Try and independently verify whatever they tell you about themselves and in the same vein, try and verify whatever you ready about them on their website. Where possible, speak to past clients to get first hand and unbiased information about them and the service they provided.
However, in seeking out the opinion of past clients, keep in mind that everyone’s business needs are specific and that effective communication plays a key role in the success of any endeavor. Just because one person’s experience wasn’t favorable doesn’t mean that yours won’t be. Get the facts first and compare them with that of other people to get an overall picture before making a decision.
Who Exactly Will Be Working on Your Case?
If you find yourself speaking to a law firm that hires several lawyers and paralegals, besides the one whose name is on the door, you may want to find out who specifically will be working on your case now and in the future. This is because less complex matters may be handed down to a junior or less experienced member of staff, who may end up not being very knowledgeable in the specific matter you have. Even though you might have initially spoken to a more experienced attorney, giving you the impression that this more experienced attorney would handle your case.
You will then want to verify the credentials of this attorney or paralegal that will be assigned to your case, and likewise do the necessary due diligence on them.
How Much Litigation Experience Do They Have?
In any civilized society, the courts are the final arbiter of any dispute, and whenever your business has any dispute with any internal or external stakeholder which cannot be handled amicably, then the case is likely to be heard in court. To this end, it is also a good idea to make sure that the attorney or law firm you are speaking to has experience as a business litigation lawyer.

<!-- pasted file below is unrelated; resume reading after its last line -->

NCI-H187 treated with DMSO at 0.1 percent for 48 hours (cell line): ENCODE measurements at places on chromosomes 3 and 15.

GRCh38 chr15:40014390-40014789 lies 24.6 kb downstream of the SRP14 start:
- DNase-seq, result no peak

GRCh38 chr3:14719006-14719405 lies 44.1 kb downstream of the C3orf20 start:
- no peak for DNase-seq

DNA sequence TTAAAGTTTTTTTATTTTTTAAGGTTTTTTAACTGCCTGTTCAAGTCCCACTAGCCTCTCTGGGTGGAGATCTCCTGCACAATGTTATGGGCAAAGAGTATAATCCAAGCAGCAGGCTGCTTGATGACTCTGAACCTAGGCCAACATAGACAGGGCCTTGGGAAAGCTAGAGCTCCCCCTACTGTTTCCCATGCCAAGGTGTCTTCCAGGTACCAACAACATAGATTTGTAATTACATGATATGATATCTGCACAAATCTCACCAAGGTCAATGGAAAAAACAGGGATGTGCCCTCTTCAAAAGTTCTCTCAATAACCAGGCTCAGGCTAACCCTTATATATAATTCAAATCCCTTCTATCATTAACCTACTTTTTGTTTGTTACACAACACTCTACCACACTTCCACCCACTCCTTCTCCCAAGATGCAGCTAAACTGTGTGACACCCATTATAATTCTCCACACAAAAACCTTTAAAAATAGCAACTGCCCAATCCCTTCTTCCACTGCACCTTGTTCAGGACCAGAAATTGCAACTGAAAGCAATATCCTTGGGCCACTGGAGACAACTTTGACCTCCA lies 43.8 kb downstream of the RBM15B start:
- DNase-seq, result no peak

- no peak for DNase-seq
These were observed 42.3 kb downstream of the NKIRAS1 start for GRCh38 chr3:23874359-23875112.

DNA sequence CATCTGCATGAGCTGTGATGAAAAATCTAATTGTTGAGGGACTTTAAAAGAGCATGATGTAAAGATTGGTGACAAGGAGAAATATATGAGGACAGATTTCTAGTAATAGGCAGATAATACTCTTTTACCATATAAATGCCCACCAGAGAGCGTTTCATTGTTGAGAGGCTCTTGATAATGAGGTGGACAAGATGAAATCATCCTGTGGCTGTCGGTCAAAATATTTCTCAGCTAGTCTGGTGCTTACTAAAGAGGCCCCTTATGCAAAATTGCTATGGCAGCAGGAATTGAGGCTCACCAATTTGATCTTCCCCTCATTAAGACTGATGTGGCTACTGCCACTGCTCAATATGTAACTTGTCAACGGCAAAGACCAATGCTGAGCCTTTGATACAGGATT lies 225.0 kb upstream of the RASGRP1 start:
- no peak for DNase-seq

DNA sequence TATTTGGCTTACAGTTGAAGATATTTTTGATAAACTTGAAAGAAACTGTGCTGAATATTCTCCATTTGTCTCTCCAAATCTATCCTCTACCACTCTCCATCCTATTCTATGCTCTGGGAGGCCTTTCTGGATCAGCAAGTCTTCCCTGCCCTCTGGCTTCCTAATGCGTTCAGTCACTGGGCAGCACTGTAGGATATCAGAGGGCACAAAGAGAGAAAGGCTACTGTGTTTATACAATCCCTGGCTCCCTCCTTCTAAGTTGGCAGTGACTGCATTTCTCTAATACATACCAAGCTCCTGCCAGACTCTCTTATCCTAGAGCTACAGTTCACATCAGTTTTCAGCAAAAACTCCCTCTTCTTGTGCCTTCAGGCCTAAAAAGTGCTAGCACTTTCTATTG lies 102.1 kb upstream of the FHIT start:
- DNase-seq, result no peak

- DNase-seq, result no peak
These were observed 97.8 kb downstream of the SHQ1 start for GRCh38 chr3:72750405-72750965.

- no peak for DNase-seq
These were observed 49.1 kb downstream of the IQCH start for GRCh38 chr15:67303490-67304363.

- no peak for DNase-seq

Attorneys who are not very comfortable arguing a case in court will likely avoid trail at all cost and will want to settle outside of the court, even if it is to the detriment of your business. Finding an attorney who can take your matter to trial if ever a dispute arises is an asset that can be very valuable to your business’s needs.
Where Are They Based?
The next thing you will want to consider is location. If you live in New York for instance, finding a New York business lawyer to establish a relationship with can be a great way to avoid costly travel or lengthy drives when going to meet them. This is especially true if it is going to be a long term case that is going to require frequent strategy meetings. Your time is very valuable. Spend it wisely and hire local.
Additionally, in hiring locally, you are likely to be able to find people who know the lawyer personally, which will make your job of doing your due diligence on the lawyer easier.